Technology’s drift to the cloud has brought big-end-of-town portfolio management systems within reach of boutiques, according to Anthony Quirk, Milford Asset Management managing director.
Quirk said Milford’s deal with US portfolio management software provider, Charles River, which was fully-implemented last week, would not have been possible without the cloud-based option.
“Charles River used to be mainly for the big end of town investment firms – you needed to have many billions under management to make it economic,” he said. “But shifting to a cloud-based system makes [the Charles River software] more feasible for boutique firms of our size to use.”
However, Quirk said the deal with the Burlington, Massachusetts-based Charles River still represented a “significant investment in systems” for Milford.
Milford has more than $3.3 billion under management for private wealth, KiwiSaver and institutional clients.
Over 350 investment firms in 40 plus countries use Charles River, the firm said in last week’s release, covering clients in the “institutional asset and fund management, private wealth, alternative investments, insurance, banking, and pension markets”.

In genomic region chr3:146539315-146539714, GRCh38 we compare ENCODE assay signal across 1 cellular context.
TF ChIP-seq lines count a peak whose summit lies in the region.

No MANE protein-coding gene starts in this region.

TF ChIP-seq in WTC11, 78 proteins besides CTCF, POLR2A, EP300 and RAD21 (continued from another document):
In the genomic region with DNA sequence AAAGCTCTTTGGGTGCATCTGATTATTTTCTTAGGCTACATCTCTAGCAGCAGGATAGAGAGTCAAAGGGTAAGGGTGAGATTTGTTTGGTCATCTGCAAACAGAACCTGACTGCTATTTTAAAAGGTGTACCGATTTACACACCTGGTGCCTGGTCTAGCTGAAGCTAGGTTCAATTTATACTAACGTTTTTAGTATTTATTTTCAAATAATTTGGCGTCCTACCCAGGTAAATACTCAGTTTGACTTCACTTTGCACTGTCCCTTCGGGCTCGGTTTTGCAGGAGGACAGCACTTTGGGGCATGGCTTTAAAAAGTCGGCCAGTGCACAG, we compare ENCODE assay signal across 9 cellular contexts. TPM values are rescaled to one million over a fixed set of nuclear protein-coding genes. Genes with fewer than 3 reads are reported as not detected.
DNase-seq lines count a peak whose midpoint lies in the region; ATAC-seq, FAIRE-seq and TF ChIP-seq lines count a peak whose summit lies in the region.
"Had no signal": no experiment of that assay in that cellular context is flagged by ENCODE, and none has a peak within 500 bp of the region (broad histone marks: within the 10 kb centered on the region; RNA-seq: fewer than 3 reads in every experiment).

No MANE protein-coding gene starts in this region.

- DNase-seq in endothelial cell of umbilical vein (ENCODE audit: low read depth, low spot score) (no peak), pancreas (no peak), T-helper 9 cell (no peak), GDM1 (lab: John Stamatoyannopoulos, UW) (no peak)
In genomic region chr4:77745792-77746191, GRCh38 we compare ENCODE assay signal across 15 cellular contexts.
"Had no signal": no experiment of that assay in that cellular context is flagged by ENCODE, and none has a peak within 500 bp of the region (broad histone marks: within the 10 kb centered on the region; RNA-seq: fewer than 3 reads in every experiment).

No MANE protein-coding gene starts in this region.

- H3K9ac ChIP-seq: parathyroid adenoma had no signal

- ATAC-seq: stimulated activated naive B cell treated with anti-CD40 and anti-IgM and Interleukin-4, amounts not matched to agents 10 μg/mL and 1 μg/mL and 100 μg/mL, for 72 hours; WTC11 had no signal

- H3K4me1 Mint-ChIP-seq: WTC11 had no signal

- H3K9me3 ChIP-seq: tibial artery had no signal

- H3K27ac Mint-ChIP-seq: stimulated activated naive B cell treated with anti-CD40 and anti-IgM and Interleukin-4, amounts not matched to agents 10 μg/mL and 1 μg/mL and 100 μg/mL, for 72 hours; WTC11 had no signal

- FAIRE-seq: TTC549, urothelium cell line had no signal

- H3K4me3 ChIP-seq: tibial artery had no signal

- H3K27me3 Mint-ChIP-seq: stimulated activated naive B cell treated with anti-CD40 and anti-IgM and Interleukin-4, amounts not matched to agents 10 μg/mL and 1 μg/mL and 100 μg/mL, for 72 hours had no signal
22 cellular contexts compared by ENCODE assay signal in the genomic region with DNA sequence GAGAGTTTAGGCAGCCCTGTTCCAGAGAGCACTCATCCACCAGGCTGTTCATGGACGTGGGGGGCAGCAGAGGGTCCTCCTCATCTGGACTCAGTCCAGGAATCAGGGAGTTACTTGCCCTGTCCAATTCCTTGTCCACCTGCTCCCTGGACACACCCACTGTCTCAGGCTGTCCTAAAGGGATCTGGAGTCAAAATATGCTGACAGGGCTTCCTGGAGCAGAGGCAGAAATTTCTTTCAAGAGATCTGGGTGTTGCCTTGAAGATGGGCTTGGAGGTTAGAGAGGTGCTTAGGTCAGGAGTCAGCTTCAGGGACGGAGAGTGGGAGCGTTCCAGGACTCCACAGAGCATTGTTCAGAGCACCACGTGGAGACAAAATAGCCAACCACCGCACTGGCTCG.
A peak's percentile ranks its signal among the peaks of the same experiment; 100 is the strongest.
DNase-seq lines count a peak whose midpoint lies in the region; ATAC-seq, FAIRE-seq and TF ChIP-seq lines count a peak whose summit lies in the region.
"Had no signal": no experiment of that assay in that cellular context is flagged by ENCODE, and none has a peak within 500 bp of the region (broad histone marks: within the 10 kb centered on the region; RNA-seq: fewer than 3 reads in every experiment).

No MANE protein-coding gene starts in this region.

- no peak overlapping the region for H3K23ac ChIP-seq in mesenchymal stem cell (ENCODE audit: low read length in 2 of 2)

In the statement announcing Milford’s going “live” on the Charles River platform, Quirk said the firm now has “one system that supports the investment management process from start-to-finish, across all asset classes”.
“This improves productivity significantly for our portfolio managers, centralised dealing function, and operations and compliance teams,” he said in the statement.
“With Charles River managing and hosting the solution, we can easily access new capabilities and reduce the time and cost of upgrades.”
Quirk said installing the Charles River system was unrelated to last year’s Financial Markets Authority (FMA) investigation that saw Milford fined $1.5 million and a looming court case for the-now on-leave portfolio manager, Mark Warminger.
“At a board meeting at the end of 2013 [Milford] agreed to do a number of things as part of a structural review – including looking at a new portfolio management system,” he said. “We started the process with Charles River in mid-2014, well before the FMA investigation.”
Following the FMA investigation into alleged market manipulation activities and a PwC compliance audit, Milford agreed to introduce a number of new governance and operational procedures.
“Milford undertakes to complete a further external review following implementation of PwC’s recommendations,” the FMA said in a release last June.
Late in 2014, Milford also appointed Mark Riggall as head of a newly-established central dealing desk with a junior dealer, Sean Harrison, joining Milford last April.
The FMA’s civil case against Warminger is due to be heard in the Auckland High Court on September 26 this year.